by Scott McGann
Spending tax day in a turkey blind has been a part of my DNA for 20+ years now when it comes to Idaho turkey hunting. For many years it was just a one man show. Then along came my wife, Kami. For the past 10 seasons, April 15th isn’t tax day for us, it’s opening day of the Idaho spring turkey season. Seven years ago my wife spent opening day in the blind a touch on the uncomfortable side. You see, she was 6+ months pregnant with our 1st child. That boy sure kicked and jumped inside her belly when the Beretta shotgun played the gobbler lullaby that morning. When that bird tipped over I looked over at my wife and she had the most surprised look on her face. She says, “Wow…the baby didn’t like that gun going off! He’s kicking and rolling around like crazy!”
When our oldest son came along for his first Idaho turkey hunting experience, he witnessed the most amazing thing any hunter could ever experience. That night he got to see a mountain lion not only stalk up to our turkey decoys, but also watched as the lion ran up and smacked our jake decoy. It was one of those once-in-a-lifetime encounters that you gotta see to believe. My son just happened to see it happen his firs time out.
Fast forward to April 15, 2018 and we find the McGann family in a turkey blind well before daylight. Yes, all four of us in one ground blind. We had no idea what the day would hold, but we knew whatever happened we were hanging out as a family and that is all that mattered. We had scouted the property and weren’t super hopeful since the landowner wasn’t seeing many birds this year. We even debated going somewhere else, but Kami and I decided the blind with all 4 of us was where we needed to be.
The 4 of us had been sitting in the blind for about 45 minutes when it started to break daylight. I glassed out of the blind about 500 yards away and there I could see 6 birds roosted in a tree. The boys got excited for a second, then fell back asleep. We soon heard gobbling and yelping from these birds as they prepared to fly down.
The birds flew down a little later and disappeared from sight when they hit the ground. I kept calling and soon we could see a large group of birds coming our way. Minutes later, 12 birds were in our decoys. Our boys were at the edge of their seats pointing and talking. I repeatedly told them, “Put your hands down and shush!” The group of birds had a couple young jakes in the mix, but we were holding out for mature toms on opening day. Then out of nowhere came about 10 more birds from our left, and in that group were 2 large toms.
Believing in Ladies First, Kami would get the first shot at these birds. With 20+ birds in our decoys, it took a few minutes for Kami to get a clear shot. But finally…Boom! Kami’s bird went to flopping on the ground at the shot and the rest of the birds began to pounce on the fallen gobbler. I quickly pulled up on the other tom and proceeded to miss. But with the bird still standing in gun range, I made good on my second shot. Our boys wanted to run out and retrieve the birds, but we had more turkeys making their approach to our decoys, and with Idaho now allowing you to fill both turkeys tags in one day, we figured we’d just sit tight. When another gobbler slipped in from a different direction, Kami shot and killed her second bird of the day. It finished flopping and was laying dead right on top of her first bird. We were high-fiving, hugging, and celebrating when another bird gobbled.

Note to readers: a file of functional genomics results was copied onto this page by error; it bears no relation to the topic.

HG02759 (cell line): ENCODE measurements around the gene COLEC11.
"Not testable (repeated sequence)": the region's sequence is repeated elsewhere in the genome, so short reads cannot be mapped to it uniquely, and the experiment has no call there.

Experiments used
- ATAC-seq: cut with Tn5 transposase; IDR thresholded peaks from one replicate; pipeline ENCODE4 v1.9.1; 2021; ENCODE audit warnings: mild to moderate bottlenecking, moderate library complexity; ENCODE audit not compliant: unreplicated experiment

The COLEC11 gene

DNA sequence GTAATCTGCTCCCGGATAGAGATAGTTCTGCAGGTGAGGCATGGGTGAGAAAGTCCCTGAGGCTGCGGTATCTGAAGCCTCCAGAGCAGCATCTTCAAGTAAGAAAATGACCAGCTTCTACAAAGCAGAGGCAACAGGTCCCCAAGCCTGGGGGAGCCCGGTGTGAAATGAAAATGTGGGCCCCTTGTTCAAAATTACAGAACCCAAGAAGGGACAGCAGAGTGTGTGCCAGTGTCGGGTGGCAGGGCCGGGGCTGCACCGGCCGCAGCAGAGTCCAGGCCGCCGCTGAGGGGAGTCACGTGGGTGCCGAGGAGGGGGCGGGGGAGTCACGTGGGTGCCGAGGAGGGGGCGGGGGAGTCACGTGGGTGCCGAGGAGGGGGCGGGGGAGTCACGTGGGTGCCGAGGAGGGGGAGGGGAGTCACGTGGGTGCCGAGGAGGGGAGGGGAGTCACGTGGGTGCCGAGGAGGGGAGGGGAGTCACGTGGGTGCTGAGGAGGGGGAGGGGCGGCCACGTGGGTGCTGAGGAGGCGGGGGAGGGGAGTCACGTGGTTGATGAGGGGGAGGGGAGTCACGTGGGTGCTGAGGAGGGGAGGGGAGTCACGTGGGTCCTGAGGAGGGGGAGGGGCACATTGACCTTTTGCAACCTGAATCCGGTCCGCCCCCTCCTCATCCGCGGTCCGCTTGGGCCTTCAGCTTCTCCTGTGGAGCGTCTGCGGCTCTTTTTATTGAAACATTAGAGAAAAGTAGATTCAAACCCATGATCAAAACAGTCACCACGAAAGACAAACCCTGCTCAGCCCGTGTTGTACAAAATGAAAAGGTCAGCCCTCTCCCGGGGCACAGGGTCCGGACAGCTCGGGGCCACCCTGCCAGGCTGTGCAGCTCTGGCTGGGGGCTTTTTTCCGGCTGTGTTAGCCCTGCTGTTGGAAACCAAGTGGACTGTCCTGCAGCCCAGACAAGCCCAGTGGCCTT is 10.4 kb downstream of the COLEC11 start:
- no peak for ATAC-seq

We looked out the blind to see turkeys flying into the field like geese into a cornfield. It was an amazing sight. There were 2 toms and 2 jakes with 4 hens that had been at the top of a ridge nearly 1000 yards away. They had been gobbling at our calls, but now they were literally flying in to our setup.
The jakes came to our decoys and did their best to breed the hen decoy. They violated her repeatedly, leading our 5 year old son, Nathan, to ask, “What are they doing???” He seemed content when we told him, “They’re just trying to stay warm.” Finally, Kami says “Here comes the toms!” I peeked out of the left side of the blind and saw him strutting, drumming and putting on a show in an effort to run off the young jakes. When the gobbler finally walked in front of the blind…Boom! My second bird of the day was down. Our son, Micah, was relieved to finally be able to go and pick up the birds.
I have been a part of over 200 hunts with kids over the past 20 years or so. Never in my dreams did I imagine spending opening day of an Idaho turkey hunting season in a blind as a family of four, with kids of my own. And to top it off, having the best turkey hunt of our lives go down with four big birds.
After pictures, hugs, kisses and many high-fives, we loaded up and headed out. As we approached the landowners’ house, he came out to see us. We didn’t realize he had been watching everything and couldn’t believe all the action we had experienced. He said, “Man, you guys must be doing something right! You guys had more birds around you this morning than we’ve seen in over a year!” Kami and I cleaned birds the rest of the afternoon and reflected on our day of feathers and family.